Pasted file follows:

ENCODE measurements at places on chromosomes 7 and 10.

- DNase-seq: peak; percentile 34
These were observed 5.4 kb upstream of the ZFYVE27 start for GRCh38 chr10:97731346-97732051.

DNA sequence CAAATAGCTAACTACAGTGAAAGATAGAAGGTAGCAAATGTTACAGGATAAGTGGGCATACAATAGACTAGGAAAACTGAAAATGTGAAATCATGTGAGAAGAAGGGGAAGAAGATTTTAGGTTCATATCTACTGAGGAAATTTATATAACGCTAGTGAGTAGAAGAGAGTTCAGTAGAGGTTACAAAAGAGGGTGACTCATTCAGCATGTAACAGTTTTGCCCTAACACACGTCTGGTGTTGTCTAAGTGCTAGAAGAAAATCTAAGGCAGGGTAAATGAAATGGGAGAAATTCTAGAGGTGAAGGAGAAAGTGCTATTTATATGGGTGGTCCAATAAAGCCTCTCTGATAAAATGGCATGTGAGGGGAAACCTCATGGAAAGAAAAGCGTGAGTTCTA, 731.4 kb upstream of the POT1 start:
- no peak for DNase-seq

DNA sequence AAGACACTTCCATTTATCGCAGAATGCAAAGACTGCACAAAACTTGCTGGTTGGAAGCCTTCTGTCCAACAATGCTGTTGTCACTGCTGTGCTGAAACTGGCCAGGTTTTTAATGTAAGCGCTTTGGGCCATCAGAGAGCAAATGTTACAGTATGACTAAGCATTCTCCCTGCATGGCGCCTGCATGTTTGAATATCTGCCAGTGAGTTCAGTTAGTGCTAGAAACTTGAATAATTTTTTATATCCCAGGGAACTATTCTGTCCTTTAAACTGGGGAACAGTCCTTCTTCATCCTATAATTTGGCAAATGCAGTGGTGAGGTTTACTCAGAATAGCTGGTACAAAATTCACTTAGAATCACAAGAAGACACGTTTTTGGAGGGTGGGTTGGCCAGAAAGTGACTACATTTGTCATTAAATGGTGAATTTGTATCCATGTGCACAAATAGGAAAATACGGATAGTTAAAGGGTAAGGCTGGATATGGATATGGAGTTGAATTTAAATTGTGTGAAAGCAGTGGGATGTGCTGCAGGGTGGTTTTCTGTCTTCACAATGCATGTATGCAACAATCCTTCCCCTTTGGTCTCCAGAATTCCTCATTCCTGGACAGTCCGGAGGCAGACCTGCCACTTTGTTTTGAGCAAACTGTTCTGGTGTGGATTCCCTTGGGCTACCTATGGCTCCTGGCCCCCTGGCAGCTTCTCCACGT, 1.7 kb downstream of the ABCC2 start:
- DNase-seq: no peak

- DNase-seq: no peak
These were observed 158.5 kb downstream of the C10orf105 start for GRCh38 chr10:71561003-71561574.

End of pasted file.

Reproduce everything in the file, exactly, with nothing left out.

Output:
ENCODE measurements at places on chromosomes 7 and 10.

- DNase-seq: peak; percentile 34
These were observed 5.4 kb upstream of the ZFYVE27 start for GRCh38 chr10:97731346-97732051.

DNA sequence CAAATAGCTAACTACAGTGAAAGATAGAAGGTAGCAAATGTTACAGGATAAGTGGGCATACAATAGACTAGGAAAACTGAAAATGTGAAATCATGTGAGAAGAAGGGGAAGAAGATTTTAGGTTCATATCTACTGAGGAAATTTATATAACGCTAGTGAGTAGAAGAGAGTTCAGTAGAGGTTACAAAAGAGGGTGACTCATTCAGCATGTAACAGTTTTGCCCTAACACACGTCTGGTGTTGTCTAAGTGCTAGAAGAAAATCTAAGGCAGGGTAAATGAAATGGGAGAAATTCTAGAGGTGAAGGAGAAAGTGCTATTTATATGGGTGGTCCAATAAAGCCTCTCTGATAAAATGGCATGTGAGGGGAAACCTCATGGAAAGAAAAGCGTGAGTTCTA, 731.4 kb upstream of the POT1 start:
- no peak for DNase-seq

DNA sequence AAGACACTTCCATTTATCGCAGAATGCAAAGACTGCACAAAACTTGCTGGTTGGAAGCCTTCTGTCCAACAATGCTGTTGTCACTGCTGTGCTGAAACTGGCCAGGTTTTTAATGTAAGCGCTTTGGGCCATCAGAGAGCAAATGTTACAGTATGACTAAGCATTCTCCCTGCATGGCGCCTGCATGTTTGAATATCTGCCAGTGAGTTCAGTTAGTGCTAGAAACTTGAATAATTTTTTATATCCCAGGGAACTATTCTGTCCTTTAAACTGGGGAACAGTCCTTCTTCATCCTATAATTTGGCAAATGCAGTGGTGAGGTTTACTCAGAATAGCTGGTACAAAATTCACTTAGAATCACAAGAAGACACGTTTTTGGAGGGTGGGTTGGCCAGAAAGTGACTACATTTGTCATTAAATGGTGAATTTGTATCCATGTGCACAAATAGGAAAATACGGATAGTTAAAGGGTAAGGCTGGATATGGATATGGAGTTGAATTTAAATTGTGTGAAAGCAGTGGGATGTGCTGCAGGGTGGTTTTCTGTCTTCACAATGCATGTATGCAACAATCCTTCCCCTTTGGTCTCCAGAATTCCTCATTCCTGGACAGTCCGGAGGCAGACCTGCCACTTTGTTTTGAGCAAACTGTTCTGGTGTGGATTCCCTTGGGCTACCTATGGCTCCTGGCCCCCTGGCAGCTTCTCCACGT, 1.7 kb downstream of the ABCC2 start:
- DNase-seq: no peak

- DNase-seq: no peak
These were observed 158.5 kb downstream of the C10orf105 start for GRCh38 chr10:71561003-71561574.